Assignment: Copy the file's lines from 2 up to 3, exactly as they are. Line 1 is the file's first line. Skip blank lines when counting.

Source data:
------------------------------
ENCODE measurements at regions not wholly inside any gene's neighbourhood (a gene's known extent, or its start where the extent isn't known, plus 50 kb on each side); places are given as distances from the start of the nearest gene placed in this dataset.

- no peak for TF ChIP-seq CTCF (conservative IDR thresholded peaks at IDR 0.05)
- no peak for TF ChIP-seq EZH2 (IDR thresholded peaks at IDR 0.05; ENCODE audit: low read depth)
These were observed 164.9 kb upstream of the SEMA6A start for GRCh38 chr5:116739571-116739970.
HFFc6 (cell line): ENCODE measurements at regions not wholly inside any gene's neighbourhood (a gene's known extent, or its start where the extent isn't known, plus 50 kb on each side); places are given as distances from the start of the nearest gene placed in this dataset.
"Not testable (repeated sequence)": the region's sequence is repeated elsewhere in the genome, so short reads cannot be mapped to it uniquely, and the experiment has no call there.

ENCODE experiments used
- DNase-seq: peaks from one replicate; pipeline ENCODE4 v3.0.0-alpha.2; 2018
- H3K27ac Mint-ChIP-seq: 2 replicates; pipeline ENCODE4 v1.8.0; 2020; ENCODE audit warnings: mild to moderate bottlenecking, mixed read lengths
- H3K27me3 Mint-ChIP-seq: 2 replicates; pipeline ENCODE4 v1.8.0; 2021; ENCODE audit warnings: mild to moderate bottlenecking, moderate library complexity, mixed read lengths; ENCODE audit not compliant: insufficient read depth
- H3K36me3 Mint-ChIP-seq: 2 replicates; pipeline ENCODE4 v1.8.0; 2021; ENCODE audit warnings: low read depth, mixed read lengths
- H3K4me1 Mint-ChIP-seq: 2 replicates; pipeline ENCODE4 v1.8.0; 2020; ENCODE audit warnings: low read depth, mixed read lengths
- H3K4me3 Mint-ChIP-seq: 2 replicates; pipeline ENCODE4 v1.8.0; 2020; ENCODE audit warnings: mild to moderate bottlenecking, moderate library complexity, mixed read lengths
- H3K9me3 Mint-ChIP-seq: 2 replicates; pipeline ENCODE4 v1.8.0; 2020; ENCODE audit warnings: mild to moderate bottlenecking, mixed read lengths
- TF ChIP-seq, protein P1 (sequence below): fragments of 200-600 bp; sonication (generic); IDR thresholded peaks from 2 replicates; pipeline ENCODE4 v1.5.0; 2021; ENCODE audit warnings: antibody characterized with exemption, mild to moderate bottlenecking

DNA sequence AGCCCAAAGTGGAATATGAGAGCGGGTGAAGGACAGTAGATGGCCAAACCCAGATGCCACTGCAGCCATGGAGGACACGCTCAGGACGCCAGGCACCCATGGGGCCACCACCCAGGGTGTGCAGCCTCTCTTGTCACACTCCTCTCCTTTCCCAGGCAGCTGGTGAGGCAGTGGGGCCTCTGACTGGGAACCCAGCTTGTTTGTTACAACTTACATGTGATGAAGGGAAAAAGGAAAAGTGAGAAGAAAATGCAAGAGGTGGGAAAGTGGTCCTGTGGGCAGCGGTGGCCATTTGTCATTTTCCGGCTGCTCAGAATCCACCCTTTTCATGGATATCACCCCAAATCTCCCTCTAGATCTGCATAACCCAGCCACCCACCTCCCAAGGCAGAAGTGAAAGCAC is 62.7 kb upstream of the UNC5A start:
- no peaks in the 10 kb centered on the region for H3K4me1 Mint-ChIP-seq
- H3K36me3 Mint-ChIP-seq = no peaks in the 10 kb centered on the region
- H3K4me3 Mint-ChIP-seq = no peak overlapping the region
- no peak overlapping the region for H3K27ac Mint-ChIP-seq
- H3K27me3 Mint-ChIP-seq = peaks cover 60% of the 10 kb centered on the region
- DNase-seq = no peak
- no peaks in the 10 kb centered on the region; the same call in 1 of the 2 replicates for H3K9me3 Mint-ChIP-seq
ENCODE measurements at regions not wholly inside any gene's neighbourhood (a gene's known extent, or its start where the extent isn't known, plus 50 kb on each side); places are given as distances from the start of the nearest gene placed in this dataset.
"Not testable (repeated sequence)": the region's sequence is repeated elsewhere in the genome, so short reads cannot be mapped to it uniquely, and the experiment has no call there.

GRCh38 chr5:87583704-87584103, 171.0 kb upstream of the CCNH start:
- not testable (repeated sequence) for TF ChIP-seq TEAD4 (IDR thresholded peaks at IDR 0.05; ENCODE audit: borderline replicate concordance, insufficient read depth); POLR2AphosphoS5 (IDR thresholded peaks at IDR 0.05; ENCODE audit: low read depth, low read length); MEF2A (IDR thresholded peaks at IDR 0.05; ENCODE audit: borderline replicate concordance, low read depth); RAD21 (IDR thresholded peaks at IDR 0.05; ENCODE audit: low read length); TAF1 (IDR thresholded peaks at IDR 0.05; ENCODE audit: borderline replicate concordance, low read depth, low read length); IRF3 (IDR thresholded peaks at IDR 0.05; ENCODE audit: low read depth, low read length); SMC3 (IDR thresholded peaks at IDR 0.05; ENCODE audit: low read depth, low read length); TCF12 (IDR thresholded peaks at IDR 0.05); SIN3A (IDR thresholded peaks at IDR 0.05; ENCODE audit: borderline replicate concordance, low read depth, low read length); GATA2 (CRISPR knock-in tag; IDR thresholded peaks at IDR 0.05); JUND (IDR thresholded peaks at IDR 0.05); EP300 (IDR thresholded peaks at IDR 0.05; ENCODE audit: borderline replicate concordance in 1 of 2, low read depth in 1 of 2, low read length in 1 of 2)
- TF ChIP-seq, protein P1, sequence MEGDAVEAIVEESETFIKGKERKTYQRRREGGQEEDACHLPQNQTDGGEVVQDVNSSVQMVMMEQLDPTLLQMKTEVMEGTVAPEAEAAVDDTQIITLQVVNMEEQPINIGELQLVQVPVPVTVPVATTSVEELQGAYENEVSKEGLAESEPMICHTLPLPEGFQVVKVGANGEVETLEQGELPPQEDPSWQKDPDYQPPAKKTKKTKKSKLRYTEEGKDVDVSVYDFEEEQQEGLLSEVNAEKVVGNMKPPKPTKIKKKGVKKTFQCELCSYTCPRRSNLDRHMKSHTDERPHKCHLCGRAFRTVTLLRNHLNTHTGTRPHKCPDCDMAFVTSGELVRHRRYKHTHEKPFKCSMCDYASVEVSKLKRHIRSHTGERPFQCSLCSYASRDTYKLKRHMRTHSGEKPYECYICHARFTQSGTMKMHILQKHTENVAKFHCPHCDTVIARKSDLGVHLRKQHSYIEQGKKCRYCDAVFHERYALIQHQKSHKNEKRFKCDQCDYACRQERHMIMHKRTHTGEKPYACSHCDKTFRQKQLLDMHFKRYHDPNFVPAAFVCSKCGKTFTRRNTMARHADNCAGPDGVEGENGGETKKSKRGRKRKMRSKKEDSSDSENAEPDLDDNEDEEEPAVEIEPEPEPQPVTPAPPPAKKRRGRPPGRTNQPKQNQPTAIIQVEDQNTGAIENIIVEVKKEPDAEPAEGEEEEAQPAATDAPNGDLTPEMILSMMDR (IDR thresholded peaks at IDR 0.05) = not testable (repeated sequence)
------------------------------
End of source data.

- no peak for TF ChIP-seq CTCF (conservative IDR thresholded peaks at IDR 0.05)
- no peak for TF ChIP-seq EZH2 (IDR thresholded peaks at IDR 0.05; ENCODE audit: low read depth)